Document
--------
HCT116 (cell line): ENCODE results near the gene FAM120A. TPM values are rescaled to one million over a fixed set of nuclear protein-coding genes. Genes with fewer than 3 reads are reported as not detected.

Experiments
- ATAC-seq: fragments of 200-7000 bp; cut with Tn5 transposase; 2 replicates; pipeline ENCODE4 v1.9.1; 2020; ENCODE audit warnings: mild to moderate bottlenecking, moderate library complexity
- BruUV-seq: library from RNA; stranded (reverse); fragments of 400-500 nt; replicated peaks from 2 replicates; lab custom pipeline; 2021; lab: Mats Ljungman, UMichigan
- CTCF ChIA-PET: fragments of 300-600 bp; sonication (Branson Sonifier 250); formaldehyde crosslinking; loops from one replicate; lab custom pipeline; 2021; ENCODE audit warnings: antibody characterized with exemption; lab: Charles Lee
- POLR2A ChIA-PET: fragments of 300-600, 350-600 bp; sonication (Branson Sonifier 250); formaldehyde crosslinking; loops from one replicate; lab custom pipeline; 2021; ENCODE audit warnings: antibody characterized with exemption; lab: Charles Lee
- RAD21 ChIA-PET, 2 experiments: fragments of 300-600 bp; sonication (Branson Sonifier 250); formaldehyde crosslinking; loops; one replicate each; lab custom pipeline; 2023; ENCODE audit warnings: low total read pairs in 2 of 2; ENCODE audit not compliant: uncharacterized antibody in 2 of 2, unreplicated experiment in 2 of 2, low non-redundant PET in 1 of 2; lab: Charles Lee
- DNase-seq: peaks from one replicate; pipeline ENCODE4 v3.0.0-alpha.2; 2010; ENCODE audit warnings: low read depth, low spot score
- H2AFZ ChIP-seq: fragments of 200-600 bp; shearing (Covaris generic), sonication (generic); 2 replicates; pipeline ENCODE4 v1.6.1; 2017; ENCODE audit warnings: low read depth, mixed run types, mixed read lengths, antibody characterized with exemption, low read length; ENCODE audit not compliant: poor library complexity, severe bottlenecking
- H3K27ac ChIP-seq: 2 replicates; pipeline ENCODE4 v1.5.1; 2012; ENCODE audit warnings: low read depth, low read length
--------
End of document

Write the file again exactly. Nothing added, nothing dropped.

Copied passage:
HCT116 (cell line): ENCODE results near the gene FAM120A. TPM values are rescaled to one million over a fixed set of nuclear protein-coding genes. Genes with fewer than 3 reads are reported as not detected.

Experiments
- ATAC-seq: fragments of 200-7000 bp; cut with Tn5 transposase; 2 replicates; pipeline ENCODE4 v1.9.1; 2020; ENCODE audit warnings: mild to moderate bottlenecking, moderate library complexity
- BruUV-seq: library from RNA; stranded (reverse); fragments of 400-500 nt; replicated peaks from 2 replicates; lab custom pipeline; 2021; lab: Mats Ljungman, UMichigan
- CTCF ChIA-PET: fragments of 300-600 bp; sonication (Branson Sonifier 250); formaldehyde crosslinking; loops from one replicate; lab custom pipeline; 2021; ENCODE audit warnings: antibody characterized with exemption; lab: Charles Lee
- POLR2A ChIA-PET: fragments of 300-600, 350-600 bp; sonication (Branson Sonifier 250); formaldehyde crosslinking; loops from one replicate; lab custom pipeline; 2021; ENCODE audit warnings: antibody characterized with exemption; lab: Charles Lee
- RAD21 ChIA-PET, 2 experiments: fragments of 300-600 bp; sonication (Branson Sonifier 250); formaldehyde crosslinking; loops; one replicate each; lab custom pipeline; 2023; ENCODE audit warnings: low total read pairs in 2 of 2; ENCODE audit not compliant: uncharacterized antibody in 2 of 2, unreplicated experiment in 2 of 2, low non-redundant PET in 1 of 2; lab: Charles Lee
- DNase-seq: peaks from one replicate; pipeline ENCODE4 v3.0.0-alpha.2; 2010; ENCODE audit warnings: low read depth, low spot score
- H2AFZ ChIP-seq: fragments of 200-600 bp; shearing (Covaris generic), sonication (generic); 2 replicates; pipeline ENCODE4 v1.6.1; 2017; ENCODE audit warnings: low read depth, mixed run types, mixed read lengths, antibody characterized with exemption, low read length; ENCODE audit not compliant: poor library complexity, severe bottlenecking
- H3K27ac ChIP-seq: 2 replicates; pipeline ENCODE4 v1.5.1; 2012; ENCODE audit warnings: low read depth, low read length